Oceans of Plastic: Understanding and Solving a Pollution Problem

Oceans of Plastic

Oceans of Plastic












Oceans of Plastic:  Understanding and Solving a Pollution Problem

Tracey Gray

CSIRO Publishing, 2022

120oo., pbk., RRP $A29.99


Take a look into the night sky.  If you’re lucky enough to live where there is no light pollution, as we do, you will see so many stars you will never count them.  Yet it’s now estimated that there are more pieces of plastic in the ocean than visible stars in the Milky Way!

THAT is the sort of analogy that might make the general public begin to appreciate why the movement to ban single-use plastics is gathering such momentum, but in this new book for upper primary+, readers learn how ocean systems and swirling currents bring plastics together into massive ocean garbage patches. It also uncovers the floating world of the ‘plastisphere’ – a mini community of microbes living on ocean plastics – and explains how plastic breaks up, not down, and can even end up on their dinner plate! 

But how did this revolutionary new material first invented in 1869 to free manufacturing from the constraints of natural materials and then its exponential explosion following World War II become such a problem, and why IS it a problem?

In easily-accessible text with lots of diagrams and photos, the reader is taken on a journey that covers everything from why the oceans are important, what the plastic pollution does and how we can make a difference, There are such simple, everyday changes that we can each make such as having a refillable drink bottle or nude food in our lunchboxes (as kids, our sandwiches were always wrapped in paper, not cling wrap) that collectively will make such a difference.  Now that single-use plastic bags are now banned Australia-wide with NSW finally coming on board on June 1 this year, it seems that the issue is now being recognised for the crisis it is.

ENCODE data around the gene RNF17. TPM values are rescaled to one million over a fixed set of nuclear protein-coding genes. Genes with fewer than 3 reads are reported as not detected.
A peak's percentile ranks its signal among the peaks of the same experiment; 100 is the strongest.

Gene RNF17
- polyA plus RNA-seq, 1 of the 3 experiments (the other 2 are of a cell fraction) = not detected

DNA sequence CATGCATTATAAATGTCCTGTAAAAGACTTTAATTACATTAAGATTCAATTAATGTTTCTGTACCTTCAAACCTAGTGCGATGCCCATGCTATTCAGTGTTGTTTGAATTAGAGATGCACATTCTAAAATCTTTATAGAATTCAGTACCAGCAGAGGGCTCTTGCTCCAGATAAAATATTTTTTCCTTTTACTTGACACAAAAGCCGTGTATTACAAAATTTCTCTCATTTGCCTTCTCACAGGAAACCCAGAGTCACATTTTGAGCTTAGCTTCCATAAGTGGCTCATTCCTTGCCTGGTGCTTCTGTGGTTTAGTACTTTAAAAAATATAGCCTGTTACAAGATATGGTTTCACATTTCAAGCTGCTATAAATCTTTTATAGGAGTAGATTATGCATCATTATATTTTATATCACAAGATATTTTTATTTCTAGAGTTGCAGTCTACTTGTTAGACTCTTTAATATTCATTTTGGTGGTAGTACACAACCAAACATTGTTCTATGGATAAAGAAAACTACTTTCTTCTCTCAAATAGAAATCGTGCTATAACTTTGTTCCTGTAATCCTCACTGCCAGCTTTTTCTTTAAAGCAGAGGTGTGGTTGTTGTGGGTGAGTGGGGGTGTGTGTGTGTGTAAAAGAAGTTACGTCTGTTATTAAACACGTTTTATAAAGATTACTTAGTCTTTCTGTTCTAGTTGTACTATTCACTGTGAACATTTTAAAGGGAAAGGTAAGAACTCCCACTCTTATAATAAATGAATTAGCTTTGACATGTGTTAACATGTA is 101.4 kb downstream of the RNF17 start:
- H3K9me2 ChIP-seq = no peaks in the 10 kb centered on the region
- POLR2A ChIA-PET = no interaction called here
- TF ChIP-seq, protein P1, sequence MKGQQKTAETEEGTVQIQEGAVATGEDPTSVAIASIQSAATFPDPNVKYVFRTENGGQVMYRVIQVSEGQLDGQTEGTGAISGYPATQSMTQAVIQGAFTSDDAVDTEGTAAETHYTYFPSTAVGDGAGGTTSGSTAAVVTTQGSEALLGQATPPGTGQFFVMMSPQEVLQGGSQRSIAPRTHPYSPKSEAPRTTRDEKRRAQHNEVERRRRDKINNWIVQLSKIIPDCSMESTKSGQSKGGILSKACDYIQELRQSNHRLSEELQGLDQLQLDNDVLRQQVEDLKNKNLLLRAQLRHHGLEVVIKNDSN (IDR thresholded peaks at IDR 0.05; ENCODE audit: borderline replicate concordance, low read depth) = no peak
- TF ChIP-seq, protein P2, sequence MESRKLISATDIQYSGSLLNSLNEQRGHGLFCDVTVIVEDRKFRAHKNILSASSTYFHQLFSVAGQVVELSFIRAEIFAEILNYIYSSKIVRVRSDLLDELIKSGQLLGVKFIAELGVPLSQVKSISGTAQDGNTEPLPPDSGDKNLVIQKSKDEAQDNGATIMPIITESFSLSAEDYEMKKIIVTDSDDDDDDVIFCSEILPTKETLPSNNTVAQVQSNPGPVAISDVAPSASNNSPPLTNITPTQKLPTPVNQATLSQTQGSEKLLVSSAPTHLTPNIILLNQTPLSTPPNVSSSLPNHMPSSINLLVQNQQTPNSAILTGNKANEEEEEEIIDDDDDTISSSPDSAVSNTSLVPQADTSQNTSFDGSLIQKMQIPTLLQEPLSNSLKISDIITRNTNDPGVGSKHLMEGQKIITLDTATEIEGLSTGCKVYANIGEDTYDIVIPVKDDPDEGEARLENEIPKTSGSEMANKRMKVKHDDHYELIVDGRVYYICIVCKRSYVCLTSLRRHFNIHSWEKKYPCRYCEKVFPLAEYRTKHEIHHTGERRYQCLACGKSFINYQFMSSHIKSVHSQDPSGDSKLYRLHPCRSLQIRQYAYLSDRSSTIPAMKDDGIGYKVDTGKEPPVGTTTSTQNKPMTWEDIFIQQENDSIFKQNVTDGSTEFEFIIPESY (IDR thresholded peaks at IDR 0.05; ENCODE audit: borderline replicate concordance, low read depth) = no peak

This book gives our students the knowledge and understanding that they need, not only to argue with nay-sayers and justify their arguments, but also to move the changes forward.  Using the suggestions for individual change, what could be done at the school level so that our oceans have a fighting chance to keep everyone healthy? 

A must-have for any school that has the protection of the environment within its curriculum.

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